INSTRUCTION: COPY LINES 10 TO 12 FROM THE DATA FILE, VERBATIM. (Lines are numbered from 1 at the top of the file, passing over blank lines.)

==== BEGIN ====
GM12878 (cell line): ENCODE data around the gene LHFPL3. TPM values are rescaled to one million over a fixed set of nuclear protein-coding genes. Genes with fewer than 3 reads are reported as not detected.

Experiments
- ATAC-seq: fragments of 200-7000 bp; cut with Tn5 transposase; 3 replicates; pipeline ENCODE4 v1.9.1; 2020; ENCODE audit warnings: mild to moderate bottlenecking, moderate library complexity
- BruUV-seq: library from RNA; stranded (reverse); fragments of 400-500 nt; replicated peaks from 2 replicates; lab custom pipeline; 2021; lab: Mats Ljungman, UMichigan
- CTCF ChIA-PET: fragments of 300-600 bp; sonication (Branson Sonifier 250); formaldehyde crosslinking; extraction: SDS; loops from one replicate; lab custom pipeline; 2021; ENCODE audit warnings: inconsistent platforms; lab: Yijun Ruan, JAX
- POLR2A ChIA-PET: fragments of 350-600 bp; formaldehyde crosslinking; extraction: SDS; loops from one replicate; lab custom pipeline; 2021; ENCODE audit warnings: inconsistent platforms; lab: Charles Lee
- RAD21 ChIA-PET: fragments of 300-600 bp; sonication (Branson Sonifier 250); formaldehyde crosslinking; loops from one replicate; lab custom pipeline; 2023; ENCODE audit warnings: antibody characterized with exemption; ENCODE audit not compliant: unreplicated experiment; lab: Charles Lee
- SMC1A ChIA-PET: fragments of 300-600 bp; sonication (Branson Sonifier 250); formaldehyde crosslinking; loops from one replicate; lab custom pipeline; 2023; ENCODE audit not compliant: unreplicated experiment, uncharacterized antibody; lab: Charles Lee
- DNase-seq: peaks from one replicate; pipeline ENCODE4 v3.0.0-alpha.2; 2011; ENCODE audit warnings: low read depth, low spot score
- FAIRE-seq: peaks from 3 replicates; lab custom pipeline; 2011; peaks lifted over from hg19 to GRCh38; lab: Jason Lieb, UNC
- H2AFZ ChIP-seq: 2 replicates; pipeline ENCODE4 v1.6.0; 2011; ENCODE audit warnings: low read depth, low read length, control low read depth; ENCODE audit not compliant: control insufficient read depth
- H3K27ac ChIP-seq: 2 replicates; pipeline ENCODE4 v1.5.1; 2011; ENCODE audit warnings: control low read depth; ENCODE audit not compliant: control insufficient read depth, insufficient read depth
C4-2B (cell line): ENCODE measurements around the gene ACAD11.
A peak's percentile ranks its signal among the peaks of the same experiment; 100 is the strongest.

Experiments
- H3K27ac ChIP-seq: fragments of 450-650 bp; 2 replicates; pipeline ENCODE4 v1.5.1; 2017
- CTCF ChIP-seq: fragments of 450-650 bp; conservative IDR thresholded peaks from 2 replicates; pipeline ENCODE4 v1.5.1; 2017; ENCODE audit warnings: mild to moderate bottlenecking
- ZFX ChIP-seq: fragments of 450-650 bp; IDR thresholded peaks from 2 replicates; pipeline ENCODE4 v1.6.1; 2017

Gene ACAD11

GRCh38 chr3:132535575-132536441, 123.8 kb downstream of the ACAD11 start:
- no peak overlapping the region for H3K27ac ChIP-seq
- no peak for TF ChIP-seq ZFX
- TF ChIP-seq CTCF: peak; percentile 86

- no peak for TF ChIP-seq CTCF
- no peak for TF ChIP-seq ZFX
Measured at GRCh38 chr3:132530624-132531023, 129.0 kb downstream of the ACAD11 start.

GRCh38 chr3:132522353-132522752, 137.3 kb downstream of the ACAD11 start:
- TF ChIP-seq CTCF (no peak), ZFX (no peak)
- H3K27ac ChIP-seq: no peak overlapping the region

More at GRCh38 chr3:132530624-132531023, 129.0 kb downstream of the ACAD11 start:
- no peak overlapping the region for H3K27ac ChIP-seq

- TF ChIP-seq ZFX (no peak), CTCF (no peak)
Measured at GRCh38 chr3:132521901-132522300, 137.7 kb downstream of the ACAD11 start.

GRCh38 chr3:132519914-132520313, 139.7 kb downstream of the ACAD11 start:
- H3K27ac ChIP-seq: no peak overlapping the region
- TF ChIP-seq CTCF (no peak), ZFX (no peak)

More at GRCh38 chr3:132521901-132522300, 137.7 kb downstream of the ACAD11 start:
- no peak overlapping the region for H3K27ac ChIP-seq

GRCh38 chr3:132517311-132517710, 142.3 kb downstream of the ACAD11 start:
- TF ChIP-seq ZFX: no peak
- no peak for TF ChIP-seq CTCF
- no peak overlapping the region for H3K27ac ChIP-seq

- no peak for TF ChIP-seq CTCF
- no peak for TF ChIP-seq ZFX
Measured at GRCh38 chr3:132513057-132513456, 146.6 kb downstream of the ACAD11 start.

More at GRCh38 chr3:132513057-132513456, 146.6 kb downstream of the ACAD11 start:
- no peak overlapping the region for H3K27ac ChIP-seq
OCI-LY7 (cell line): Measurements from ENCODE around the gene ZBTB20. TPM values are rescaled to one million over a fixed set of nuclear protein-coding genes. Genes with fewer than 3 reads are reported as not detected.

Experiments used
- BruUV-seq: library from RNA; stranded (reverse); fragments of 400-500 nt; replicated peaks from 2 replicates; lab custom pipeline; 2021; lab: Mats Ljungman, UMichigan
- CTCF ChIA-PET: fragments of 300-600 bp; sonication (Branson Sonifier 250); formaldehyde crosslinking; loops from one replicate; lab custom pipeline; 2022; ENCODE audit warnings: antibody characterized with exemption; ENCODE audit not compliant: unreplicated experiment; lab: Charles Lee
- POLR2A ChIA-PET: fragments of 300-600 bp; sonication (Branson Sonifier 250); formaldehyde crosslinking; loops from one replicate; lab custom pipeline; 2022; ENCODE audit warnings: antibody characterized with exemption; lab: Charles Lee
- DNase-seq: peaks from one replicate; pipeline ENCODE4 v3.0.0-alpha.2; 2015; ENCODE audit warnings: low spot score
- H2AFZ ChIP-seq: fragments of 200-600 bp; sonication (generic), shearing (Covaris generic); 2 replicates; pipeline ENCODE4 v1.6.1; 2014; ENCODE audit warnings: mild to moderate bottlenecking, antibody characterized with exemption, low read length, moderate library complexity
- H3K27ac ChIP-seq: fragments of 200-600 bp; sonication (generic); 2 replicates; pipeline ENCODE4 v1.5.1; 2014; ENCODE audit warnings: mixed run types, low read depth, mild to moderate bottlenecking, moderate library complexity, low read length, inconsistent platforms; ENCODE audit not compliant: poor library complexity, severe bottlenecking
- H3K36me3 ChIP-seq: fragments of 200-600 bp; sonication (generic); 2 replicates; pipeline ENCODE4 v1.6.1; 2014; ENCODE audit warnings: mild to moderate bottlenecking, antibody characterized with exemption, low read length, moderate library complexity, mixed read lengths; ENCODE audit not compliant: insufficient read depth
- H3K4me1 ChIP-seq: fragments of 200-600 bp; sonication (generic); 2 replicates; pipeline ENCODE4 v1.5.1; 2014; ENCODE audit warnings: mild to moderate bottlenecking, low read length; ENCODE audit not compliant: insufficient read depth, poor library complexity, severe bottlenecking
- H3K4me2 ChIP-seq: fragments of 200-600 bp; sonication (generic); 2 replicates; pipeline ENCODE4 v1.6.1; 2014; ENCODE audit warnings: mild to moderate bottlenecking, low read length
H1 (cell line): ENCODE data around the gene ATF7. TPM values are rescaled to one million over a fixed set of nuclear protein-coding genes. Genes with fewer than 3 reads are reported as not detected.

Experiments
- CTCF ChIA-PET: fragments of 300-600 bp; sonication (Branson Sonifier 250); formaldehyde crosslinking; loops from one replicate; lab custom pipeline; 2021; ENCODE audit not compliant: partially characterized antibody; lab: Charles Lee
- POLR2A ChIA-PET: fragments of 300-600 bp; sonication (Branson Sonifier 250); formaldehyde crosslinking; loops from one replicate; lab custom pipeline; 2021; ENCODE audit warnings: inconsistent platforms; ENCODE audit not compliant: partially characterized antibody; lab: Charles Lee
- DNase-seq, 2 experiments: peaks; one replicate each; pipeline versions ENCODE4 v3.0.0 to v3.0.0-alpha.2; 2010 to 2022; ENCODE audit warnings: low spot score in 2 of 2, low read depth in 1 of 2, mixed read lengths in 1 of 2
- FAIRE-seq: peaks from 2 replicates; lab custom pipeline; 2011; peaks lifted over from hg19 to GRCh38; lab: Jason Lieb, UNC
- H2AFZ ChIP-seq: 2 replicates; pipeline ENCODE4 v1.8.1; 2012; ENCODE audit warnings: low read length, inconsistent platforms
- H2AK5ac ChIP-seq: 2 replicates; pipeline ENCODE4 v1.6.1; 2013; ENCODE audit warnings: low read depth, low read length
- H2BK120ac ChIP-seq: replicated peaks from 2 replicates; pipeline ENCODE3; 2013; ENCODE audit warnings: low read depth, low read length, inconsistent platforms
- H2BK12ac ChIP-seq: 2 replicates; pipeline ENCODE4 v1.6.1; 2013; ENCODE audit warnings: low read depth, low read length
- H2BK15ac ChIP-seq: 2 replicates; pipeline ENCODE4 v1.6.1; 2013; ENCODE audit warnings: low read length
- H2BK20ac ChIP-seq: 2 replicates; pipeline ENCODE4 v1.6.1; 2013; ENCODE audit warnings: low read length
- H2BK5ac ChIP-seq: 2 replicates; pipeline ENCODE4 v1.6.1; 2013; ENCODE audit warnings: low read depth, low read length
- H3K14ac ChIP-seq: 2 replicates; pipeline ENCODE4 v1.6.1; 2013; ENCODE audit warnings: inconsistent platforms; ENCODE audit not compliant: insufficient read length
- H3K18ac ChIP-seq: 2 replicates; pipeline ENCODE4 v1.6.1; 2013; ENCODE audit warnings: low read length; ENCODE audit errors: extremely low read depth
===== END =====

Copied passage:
- FAIRE-seq: peaks from 3 replicates; lab custom pipeline; 2011; peaks lifted over from hg19 to GRCh38; lab: Jason Lieb, UNC
- H2AFZ ChIP-seq: 2 replicates; pipeline ENCODE4 v1.6.0; 2011; ENCODE audit warnings: low read depth, low read length, control low read depth; ENCODE audit not compliant: control insufficient read depth
- H3K27ac ChIP-seq: 2 replicates; pipeline ENCODE4 v1.5.1; 2011; ENCODE audit warnings: control low read depth; ENCODE audit not compliant: control insufficient read depth, insufficient read depth